YouTube Music Key: Here’s what we know about Google’s music video subscription service to rival Spotify and iTunes

Lynsey Barber
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YouTube music service could launch soon (Source: Getty)

Google is poised to launch its music streaming app to rival Spotify and Apple’s iTunes appear, according to details about the service that have apparently leaked online.

Mooted for a summer release date when YouTube first announced its plans back in June, the service will be called “YouTube Music Key” and priced at $9.99 a month according to reports- but Google needs to get its skates on to meet its deadline.

Music Key features are likely to include ad-free music videos, audio-only playback and offline playback. YouTube will apparently be offering a 30-day free trial subscription to tempt music fans to try it.

The main difference between existing audio platforms and Music Key- and what it is positioning as one of its main selling points - is access to a wider array of music content such as concert footage and remixes. It can also make suggestions based on what users watch on YouTube.

Back in June, Google said it already had "hundreds of major and independendent" music labels on board, though it has reportedly run into issues with independents over the deal.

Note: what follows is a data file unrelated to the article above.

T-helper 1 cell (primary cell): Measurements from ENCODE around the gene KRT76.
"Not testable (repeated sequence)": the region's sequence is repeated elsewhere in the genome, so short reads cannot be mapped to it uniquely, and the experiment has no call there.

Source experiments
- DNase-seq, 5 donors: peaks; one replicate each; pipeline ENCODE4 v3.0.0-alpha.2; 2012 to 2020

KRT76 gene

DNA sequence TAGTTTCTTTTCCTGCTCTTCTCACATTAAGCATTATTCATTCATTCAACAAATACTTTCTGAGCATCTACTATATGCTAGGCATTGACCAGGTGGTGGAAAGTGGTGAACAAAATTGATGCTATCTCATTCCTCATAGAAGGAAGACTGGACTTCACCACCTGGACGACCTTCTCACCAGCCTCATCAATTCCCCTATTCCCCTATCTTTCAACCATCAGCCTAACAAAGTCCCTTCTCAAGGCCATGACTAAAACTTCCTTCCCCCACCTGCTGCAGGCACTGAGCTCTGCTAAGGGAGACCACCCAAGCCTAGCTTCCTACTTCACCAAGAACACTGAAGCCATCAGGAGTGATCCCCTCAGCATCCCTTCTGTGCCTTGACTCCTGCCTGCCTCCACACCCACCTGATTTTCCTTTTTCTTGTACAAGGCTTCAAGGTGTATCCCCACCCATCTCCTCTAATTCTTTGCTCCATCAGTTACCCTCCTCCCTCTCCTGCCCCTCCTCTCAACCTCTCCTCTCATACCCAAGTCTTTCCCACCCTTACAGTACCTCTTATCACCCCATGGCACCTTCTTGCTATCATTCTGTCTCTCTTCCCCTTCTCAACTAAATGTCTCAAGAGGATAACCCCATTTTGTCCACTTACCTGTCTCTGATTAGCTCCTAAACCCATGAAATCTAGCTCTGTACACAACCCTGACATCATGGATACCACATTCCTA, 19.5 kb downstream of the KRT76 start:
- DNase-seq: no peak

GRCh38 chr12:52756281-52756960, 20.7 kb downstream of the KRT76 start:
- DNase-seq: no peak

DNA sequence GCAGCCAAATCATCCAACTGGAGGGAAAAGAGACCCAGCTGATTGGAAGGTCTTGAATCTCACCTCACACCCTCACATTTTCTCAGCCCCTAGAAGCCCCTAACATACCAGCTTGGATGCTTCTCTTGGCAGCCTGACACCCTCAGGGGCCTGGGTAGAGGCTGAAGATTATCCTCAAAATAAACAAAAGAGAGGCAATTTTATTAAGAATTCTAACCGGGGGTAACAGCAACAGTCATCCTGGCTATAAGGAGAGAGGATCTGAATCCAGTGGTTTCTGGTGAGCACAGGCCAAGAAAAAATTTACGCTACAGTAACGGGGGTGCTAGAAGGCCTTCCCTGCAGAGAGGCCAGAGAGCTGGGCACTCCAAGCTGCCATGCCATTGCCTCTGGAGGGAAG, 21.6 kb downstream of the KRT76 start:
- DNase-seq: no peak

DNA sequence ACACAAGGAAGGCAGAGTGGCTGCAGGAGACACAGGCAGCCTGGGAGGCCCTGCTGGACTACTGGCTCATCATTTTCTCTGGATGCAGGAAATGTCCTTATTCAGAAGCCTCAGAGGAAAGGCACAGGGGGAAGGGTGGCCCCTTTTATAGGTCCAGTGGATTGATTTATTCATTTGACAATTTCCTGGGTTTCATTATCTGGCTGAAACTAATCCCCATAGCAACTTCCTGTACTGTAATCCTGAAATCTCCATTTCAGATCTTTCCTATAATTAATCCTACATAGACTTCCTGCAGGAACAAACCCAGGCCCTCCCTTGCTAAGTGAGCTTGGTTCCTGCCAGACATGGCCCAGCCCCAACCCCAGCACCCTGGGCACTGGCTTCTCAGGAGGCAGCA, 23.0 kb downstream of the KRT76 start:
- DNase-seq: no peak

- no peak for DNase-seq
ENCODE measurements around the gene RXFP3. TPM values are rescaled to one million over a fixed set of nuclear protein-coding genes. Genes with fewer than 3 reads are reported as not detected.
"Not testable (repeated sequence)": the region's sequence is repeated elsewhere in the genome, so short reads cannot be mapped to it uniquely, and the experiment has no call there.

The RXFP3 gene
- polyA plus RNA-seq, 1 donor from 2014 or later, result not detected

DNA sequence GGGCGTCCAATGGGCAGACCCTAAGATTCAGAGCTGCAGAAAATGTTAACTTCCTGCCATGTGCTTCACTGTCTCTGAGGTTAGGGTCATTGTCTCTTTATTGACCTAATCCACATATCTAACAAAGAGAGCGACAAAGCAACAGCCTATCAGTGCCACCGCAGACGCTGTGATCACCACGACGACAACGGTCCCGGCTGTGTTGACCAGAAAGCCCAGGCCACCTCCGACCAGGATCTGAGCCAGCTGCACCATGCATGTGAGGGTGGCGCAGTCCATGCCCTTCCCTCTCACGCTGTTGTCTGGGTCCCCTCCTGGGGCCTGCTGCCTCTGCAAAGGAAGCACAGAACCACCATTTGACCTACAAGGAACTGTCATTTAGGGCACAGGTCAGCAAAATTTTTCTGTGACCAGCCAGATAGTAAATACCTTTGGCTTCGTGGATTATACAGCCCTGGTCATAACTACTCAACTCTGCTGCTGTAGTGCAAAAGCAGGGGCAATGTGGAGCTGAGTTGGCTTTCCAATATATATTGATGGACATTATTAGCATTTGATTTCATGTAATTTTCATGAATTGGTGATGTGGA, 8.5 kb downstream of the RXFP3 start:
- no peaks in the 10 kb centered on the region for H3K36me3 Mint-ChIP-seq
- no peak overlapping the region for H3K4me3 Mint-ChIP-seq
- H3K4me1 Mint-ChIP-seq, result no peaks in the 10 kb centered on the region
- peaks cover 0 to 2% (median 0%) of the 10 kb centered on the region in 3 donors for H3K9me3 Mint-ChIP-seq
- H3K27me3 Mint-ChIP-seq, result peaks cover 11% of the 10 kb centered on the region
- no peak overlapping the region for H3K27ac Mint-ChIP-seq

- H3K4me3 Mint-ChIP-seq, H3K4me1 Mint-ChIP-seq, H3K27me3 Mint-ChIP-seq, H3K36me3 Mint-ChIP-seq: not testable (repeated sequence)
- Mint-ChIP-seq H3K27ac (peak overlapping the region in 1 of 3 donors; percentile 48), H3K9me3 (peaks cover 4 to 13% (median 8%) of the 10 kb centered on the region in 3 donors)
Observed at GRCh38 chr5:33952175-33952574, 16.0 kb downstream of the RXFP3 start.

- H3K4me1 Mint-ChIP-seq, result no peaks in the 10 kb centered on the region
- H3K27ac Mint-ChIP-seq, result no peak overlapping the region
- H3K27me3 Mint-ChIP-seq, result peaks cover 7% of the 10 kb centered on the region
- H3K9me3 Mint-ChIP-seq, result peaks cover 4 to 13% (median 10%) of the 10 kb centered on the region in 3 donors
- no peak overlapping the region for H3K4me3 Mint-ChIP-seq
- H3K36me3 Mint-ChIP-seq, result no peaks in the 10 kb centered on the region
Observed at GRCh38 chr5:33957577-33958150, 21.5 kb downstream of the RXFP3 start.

The head of YouTube music Chris LaRosa departed the company at the end of July, which could also be contributing to a delay.

Google already offers a music streaming service for those with Android phones called “Google Play Music All Access”, however this will be rebranded as Google Play Music Key, causing some speculation as to potential crossover of subscriptions between the services for existing customers.

While rival Apple still dominates music downloads, it is also dipping its toe into the music streaming space through its acquisition of Beats and its subscription service Beats music.

But the music streaming market is still dominated by newer companies such as Spotify and Deezer rather than the more established players such as Apple and Google who are still hoping to clawback lost ground in the billion dollar industry.

Subscription services grew 51 per cent last year, surpassing $1bn (£602m) for the first time with subscribers growing by 40 per cent to 28m according to music body the IFPI.

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